54 000 trees and more to come

Subject: 54 000 trees and more to come
From: "David Geering"<>
Date: Mon, 24 Aug 1998 08:59:04 +1000
The tree planting at Lurg (just east of Benalla, Vic) on the weekend was a
resounding success.  120 people from bushwalking clubs, church groups, uni.
conservation groups, service clubs plus locals planted 6000 trees at four
sites.  On the two weekends (8/9 & 22/23 August) about 10 000 trees and
shrubs were planted.  This brings the total planted in this project alone
in the last three years to 54 000 trees !!!!  A mix of 35 species were put
into most sites from seed collected from adjacent roadsides.  Now, this is
doing something really positive for woodland birds in Victoria !!

The sites planted were centred on remnant Mugga Ironbark, two of which had
resident Grey-crowned Babblers.  The aim was to make these sites more
viable by establishing a sizeable patch of woodland with a diverse
understory.  While it will be some time before the new trees will be of
direct benefit to Regent Honeyeaters they be used by babblers in the next
couple of years.  The establishment of the understory will greatly benefit
the health of the existing mature trees, many of which are showing signs of
stress and dieback, and thus helping Regents in the shorter term.  As the
trees and shrubs grow they should also start to be colonised by small birds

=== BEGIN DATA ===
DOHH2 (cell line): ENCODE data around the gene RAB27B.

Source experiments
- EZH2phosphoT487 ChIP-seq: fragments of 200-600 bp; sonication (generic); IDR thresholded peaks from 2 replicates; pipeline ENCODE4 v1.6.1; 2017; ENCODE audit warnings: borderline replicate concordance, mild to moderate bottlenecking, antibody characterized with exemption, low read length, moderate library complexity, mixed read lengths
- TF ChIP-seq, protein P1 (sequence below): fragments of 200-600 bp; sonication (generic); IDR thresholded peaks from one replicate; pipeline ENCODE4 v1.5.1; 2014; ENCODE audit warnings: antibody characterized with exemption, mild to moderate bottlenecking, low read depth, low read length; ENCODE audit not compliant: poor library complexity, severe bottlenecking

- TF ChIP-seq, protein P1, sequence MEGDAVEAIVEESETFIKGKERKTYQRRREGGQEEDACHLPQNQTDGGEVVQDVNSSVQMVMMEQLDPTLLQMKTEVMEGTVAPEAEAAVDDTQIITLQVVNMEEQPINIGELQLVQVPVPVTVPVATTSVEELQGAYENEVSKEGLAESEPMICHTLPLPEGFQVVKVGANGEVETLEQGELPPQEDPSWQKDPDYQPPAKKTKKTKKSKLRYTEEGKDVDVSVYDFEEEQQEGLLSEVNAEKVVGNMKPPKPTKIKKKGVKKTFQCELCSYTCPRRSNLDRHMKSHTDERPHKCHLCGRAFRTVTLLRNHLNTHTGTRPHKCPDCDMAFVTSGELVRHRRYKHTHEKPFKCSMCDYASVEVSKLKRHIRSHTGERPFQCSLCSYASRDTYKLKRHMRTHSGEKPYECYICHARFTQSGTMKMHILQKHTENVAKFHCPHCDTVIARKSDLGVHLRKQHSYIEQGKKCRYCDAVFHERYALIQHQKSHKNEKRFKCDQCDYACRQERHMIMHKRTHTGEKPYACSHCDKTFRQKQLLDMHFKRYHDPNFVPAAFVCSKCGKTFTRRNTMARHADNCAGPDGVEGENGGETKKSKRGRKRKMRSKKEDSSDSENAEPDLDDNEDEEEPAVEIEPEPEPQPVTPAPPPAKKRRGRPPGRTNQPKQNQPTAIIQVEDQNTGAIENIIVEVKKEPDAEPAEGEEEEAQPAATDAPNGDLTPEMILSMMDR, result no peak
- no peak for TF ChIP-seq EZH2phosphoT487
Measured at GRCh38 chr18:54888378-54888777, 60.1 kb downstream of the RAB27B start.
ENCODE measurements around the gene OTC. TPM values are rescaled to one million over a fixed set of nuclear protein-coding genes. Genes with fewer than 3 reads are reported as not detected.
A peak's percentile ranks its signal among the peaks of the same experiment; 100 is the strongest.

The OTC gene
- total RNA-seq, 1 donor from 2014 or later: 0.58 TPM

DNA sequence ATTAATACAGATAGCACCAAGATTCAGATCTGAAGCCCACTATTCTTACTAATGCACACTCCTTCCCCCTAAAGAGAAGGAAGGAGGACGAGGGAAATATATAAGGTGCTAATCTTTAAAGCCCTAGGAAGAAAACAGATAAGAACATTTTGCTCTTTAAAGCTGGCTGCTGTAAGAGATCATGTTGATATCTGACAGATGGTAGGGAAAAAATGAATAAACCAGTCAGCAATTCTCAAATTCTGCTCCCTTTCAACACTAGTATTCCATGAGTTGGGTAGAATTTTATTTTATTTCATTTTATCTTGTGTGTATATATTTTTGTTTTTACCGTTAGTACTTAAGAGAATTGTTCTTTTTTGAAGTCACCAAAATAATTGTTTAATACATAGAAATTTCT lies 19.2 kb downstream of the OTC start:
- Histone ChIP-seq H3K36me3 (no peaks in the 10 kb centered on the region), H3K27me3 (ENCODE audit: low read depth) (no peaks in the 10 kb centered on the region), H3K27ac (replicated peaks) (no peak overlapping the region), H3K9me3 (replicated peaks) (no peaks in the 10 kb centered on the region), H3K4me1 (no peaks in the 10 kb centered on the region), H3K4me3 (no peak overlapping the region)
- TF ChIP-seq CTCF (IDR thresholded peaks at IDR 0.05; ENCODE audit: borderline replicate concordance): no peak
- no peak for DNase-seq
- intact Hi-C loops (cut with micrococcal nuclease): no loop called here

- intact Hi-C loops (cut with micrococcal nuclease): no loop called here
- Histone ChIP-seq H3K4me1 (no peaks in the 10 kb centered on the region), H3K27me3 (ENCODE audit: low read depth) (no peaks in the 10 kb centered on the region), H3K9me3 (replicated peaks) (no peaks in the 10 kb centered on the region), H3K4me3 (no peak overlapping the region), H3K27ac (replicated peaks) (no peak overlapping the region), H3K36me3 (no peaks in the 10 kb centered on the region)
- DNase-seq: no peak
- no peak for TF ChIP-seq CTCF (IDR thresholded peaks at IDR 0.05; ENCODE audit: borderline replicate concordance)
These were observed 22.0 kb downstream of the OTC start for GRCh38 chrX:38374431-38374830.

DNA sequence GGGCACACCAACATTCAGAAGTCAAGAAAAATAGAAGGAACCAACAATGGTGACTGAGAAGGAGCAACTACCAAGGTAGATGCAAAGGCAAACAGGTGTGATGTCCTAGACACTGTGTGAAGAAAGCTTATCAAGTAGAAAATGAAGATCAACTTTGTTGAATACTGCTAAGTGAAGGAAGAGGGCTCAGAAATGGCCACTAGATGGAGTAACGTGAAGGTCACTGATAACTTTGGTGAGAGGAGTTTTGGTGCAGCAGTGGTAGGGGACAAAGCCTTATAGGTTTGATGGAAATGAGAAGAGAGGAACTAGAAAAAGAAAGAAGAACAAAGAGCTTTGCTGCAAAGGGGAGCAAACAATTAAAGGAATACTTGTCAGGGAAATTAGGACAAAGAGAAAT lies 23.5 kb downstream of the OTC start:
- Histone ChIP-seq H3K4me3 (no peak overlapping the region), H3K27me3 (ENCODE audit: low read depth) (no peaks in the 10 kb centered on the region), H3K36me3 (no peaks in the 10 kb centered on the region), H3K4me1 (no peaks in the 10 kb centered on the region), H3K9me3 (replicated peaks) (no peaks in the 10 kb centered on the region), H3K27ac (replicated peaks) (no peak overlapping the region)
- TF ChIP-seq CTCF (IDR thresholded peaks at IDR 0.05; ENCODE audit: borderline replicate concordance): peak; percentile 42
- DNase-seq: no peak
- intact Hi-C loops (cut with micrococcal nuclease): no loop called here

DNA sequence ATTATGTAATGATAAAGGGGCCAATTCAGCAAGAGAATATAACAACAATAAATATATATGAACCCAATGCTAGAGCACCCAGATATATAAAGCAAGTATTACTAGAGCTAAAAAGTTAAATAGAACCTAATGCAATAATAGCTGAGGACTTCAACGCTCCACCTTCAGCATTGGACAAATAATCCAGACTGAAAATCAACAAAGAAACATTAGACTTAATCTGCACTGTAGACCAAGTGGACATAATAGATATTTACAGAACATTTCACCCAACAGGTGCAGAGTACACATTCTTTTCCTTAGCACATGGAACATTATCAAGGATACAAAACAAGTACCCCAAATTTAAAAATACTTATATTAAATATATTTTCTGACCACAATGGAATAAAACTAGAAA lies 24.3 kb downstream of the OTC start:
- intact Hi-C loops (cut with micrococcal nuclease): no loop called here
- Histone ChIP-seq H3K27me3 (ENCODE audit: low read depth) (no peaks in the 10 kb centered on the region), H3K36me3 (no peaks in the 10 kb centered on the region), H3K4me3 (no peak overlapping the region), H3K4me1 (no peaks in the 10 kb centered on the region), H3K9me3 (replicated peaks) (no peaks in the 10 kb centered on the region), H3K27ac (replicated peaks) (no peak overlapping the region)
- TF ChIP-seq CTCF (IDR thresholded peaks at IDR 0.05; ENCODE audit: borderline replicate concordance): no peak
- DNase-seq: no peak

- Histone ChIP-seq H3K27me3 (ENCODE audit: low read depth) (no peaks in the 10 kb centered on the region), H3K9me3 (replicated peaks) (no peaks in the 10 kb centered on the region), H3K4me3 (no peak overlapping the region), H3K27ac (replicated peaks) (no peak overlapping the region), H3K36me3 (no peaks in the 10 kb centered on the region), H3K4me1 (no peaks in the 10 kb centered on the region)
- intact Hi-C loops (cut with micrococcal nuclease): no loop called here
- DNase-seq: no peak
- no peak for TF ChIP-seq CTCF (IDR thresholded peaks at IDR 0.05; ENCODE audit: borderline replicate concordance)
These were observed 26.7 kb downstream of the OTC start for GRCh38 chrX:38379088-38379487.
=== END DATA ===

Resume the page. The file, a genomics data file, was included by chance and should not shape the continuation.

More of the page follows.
such as wrens via the adjacent strips of roadside vegetation.

In these cases the birds are benefiting, as are the gliders that hang on in
the roadside vegetation, but so are landholders who are surrendering
productive land for the cause.  These landholders are acknowledging that
increased biodiversity on their properties can assist in pest control as
well as provide much better stock protection than "conventional" wind
breaks.  Stock protected from the wind are not only happier (a happy sheep
is a sight to behold) but do better, putting on weight faster and thus
increasing productivity on the property.  Tree planting is also directly
assisting with on farm management issues such as erosion and salinity
control.  In all, a win, win situation.

David Geering

Footnote:  Despite a rather ordinary weather forecast the rain did not
eventuate although a strong wind was blowing on Saturday.  There was
considerable excitement, among the lone birdwatcher at least, when a VERY
dark Brown Falcon flew over one of the sites, flying very much like a Black
Falcon in the prevailing wind.

<Prev in Thread] Current Thread [Next in Thread>
  • 54 000 trees and more to come, David Geering <=

The University of NSW School of Computer and Engineering takes no responsibility for the contents of this archive. It is purely a compilation of material sent by many people to the birding-aus mailing list. It has not been checked for accuracy nor its content verified in any way. If you wish to get material removed from the archive or have other queries about the archive e-mail Andrew Taylor at this address: andrewt@cse.unsw.EDU.AU